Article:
As Mises brilliantly shows, all human action is done with imperfect information (uncertainty) and the intuitive recognition of scarcity. This is what drives man to action. Rational man, for Mises, is a man compelled to act to alleviate his uneasiness through any means he considers as best suited to assuage his uneasiness.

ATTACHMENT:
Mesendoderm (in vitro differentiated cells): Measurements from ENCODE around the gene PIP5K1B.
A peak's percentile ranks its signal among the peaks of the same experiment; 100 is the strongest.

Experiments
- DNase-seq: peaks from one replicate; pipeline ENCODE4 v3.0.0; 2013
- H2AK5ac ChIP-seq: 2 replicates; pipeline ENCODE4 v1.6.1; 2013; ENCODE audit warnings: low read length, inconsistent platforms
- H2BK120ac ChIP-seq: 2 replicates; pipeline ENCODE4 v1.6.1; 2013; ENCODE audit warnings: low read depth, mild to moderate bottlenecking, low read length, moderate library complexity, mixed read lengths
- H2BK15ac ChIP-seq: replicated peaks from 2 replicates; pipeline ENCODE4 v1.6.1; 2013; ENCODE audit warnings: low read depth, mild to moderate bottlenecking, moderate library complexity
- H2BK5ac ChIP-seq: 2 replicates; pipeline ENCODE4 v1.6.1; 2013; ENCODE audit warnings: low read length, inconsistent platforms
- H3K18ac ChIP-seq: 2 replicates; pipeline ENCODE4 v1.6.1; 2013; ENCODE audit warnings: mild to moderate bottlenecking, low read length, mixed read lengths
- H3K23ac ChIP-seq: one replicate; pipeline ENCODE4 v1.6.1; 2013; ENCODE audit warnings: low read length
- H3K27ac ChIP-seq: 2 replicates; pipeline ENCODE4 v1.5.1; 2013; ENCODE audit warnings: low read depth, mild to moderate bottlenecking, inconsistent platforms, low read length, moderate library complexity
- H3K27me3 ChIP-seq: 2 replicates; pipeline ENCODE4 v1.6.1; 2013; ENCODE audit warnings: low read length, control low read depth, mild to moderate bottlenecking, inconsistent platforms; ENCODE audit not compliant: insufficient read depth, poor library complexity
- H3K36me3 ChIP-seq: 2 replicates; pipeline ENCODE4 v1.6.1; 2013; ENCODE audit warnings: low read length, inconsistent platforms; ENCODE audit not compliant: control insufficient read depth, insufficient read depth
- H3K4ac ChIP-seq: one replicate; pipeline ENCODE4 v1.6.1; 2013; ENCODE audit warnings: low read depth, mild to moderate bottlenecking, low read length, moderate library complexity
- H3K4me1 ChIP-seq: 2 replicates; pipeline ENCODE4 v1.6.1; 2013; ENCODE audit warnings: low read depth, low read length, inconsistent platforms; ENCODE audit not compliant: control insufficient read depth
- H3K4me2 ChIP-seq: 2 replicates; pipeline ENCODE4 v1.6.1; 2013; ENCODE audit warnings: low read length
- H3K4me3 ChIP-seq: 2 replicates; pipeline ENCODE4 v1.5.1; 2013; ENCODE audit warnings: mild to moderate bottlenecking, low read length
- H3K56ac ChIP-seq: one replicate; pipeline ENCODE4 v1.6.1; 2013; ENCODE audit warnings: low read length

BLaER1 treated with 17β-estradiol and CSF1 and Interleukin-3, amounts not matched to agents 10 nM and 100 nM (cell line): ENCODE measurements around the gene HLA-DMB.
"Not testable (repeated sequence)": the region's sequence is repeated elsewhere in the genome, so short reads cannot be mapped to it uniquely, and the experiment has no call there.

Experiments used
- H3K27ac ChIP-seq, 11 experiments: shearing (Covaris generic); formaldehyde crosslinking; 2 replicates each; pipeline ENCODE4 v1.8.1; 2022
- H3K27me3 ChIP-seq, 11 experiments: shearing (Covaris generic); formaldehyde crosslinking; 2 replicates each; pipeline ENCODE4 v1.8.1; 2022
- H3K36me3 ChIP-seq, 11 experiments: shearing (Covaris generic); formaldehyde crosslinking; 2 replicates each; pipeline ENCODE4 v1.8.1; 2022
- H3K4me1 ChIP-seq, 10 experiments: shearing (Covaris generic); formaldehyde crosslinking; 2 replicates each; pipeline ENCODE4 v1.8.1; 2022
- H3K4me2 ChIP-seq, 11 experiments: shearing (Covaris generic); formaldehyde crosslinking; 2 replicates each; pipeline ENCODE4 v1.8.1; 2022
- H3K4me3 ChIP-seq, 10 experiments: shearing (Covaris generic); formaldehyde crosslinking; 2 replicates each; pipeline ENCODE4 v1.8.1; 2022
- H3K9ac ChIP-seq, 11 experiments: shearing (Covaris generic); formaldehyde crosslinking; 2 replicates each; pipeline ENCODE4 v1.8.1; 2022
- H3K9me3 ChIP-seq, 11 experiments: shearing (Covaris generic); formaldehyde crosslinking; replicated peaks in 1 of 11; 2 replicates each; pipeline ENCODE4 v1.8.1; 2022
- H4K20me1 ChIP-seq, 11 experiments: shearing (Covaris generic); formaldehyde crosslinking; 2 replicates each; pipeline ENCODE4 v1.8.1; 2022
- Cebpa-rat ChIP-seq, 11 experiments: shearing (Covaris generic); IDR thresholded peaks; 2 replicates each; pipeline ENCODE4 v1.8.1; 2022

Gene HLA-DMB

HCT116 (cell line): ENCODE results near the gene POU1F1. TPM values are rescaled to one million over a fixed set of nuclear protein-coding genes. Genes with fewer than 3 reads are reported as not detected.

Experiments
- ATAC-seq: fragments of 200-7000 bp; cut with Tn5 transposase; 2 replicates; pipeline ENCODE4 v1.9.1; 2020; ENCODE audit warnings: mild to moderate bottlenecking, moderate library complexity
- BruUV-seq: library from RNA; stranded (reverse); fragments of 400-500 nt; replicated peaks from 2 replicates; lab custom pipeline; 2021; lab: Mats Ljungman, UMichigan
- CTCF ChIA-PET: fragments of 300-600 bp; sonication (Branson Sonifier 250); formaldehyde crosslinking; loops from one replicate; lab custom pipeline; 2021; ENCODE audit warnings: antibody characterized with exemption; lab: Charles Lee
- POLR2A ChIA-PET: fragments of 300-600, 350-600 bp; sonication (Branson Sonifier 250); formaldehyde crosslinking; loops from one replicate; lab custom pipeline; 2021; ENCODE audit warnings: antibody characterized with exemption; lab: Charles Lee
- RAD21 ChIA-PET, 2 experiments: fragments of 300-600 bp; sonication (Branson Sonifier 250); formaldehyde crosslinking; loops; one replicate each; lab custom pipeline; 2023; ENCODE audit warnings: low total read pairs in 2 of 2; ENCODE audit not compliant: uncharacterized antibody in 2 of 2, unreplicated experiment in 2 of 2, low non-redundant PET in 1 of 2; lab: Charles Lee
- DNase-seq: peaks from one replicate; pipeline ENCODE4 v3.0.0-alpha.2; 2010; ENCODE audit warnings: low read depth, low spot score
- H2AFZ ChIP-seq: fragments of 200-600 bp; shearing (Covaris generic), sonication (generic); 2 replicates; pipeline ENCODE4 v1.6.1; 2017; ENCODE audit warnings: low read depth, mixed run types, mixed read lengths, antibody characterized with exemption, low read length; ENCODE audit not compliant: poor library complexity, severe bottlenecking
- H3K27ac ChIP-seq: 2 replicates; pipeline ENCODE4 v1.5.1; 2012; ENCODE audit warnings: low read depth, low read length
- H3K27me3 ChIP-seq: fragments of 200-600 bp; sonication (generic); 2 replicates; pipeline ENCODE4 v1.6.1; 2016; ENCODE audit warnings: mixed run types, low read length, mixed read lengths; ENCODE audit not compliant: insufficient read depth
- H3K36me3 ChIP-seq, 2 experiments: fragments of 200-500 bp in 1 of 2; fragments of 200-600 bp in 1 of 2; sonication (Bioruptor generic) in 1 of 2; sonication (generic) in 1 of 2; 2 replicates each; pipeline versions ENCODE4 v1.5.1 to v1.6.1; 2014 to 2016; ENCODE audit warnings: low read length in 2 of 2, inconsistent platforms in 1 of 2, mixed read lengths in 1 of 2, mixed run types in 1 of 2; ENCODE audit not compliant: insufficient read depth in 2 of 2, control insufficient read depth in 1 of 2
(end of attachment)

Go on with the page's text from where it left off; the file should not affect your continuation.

Between the lines of Mises’s economic commentary is his criticism of propagandist historians and ideologues. Here Mises is on the top of his game with regard to insightful commentary apart from economics (strictly speaking). His criticism of historicism, Marxism, and ideology is on point and deeply relevant in today’s day and age. He shows why Marxists are “irrational” in their assault against the supposed “madness of reason.” A slew of books published in the last 40 or so years attack human rationality that undergirds classical economics (which Mises is not uncritical of though he sees himself as a builder of the classical tradition). Cultural Anthropologist David Harvey has recently published Marx, Capital, and the Madness of Economic Reason. Michel Foucault, the most famous of the intellectually immature and shallow postmodernists, wrote in Madness and Civilization with his famous line “the ultimate language of madness is that of reason.” Understanding this “revolt against reason” as a “revolt against [competitive] economics” is of the upmost importance for the 21st century. Likewise Mises shows the problems historians have with regard to understanding economics: they just see isolated events and try to construe a talking point based on ideological presuppositions.